What about developmental trauma?

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What about developmental trauma?

It is estimated that 95% of the thoughts we have each day are the same thoughts we had yesterday.

This means that most of our thoughts are not helpful, tend to be habitual, and are not part of our conscious awareness and that may even be harmful.  Do you ever feel like you’re your own worst enemy? That no matter how hard you try, you just can’t seem to break through your own self-imposed barriers? This can be difficult for all people, but it is especially difficult for those that have experienced developmental trauma and grew to maturity in a toxic stress environment.  

Developmental trauma is one of the most common forms of complex trauma.

In a sense, it has the tendency to complicate growth and emotional maturity, by building sturdy barriers in our nervous system.   Barriers built of neuropathways have been developed and become automatic emotions, thinking, and behavior based on our learning histories.  These barriers increase the difficulty we experience trying to move on from traumatic experiences, have satisfying relationships, and feel a sense of worth because of our contributions to the world. Memories and emotions can keep us stuck in neurobiological patterns of the past, preventing us from living our best lives. This is true of many people’s experiences in life; however, these patterns are especially prominent in your trauma client.

These negative thoughts can lead to anxiety, depression, low self-esteem, and a host of other problems.

Our vulnerable trauma clients experience a number of strong, often debilitating negative beliefs, please know it’s not their fault. These are some of the most insidious and damaging consequences of a trauma learning history and are the very foundation of our sense of self is corroded by interactions with a toxic environment which lead to a life of self-sabotaging thinking and behavior.  Traumatic experiences often have a lasting impact on the lives of those that experience a combination of these environments as they were maturing.  Traumatic environments are any environment that is Chaotic, Aggressive, Punitive, Unstructured, and unpredictable. Developmental or complex trauma clients often feel like they’re not good enough or that they will never be happy.

For children, environments of toxic stress, are usually related to emotionally dysregulated or inconsistently stable adults. This puts children on the pathway of becoming full of self-doubt, often responding to environmental stress through immature attempts to gain some control of their lives. These responses are often thought of by adults and authority figures as bad behavior. Children shut down, and disconnect emotionally and psychologically to reduce the risk of further hurt. This process begins very early, often prenatally, and then gets increasingly practiced and exercised in early developmental life.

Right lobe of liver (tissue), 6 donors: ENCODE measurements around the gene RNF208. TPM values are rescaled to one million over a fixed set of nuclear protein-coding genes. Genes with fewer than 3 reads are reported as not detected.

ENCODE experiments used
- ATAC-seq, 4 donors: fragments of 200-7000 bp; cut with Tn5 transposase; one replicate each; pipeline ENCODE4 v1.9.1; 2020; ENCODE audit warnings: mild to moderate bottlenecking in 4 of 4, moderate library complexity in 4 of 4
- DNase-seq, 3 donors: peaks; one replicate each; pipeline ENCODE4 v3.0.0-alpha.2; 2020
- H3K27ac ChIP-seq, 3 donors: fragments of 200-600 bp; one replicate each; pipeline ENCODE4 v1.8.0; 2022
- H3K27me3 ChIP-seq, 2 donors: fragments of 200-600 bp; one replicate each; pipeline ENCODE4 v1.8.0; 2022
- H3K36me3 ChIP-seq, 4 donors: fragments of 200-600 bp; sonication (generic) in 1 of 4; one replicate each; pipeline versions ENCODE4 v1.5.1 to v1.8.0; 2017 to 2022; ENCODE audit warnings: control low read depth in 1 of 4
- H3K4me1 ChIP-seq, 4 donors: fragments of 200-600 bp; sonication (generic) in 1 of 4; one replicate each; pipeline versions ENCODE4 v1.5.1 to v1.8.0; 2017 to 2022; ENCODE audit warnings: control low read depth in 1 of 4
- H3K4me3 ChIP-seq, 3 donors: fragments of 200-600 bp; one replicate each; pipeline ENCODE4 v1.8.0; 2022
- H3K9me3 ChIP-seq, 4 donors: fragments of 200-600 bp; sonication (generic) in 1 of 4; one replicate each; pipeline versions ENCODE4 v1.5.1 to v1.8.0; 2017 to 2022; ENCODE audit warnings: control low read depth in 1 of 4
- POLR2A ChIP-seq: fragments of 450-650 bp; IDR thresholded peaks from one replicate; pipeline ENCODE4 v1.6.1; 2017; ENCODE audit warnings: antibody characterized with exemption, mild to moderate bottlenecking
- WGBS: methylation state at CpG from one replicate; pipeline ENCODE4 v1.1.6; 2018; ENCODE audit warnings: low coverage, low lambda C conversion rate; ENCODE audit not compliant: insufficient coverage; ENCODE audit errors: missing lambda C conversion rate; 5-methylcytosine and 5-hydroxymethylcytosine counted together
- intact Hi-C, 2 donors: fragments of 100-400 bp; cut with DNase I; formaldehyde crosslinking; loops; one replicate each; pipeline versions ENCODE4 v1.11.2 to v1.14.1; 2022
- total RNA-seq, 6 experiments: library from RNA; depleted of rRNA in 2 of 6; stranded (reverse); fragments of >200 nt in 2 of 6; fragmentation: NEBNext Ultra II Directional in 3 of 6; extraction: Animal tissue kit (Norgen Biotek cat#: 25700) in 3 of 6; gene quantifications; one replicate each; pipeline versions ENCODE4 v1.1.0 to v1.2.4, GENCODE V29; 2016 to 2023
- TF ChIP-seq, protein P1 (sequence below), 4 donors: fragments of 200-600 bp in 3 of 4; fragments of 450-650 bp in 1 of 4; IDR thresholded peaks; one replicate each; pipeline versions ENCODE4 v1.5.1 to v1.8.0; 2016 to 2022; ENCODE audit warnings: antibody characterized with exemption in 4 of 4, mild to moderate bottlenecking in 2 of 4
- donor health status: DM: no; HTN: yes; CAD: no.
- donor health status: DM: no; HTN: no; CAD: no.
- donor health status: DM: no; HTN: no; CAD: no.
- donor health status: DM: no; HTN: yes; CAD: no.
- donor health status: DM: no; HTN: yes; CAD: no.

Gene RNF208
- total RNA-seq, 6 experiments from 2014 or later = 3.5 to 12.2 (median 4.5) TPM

“We were built to overlearn from negative experiences, but under learn from positive ones.” Hanson, R. (2016). Hardwiring happiness: The new brain science of contentment, calm, and confidence. Harmony.

Every system wants to work with the child, to “fix” the child.

Essentially what they really want is a child that is compliant and acquiescent.  In reality, children are not designed to out-regulate the adults in their lives.  The system always wants to lay the burden of change on the child rather than where it needs to be on the shoulders of the adults, be they teachers, ministers, parents, or community members.  I invite you all to expand your understanding of developmental trauma and become active in helping the adults in your world live intentional planful lives, rather than reactive stress-generating lives, which are bad for all parties in those environments.


Written by Robert Rhoton Psy D., LPC, D.A.A.E.T.S.

Dr. Robert Rhoton, CEO of Arizona Trauma Institute and President at the Trauma Institute International possesses a rich history of experience in the mental health field.


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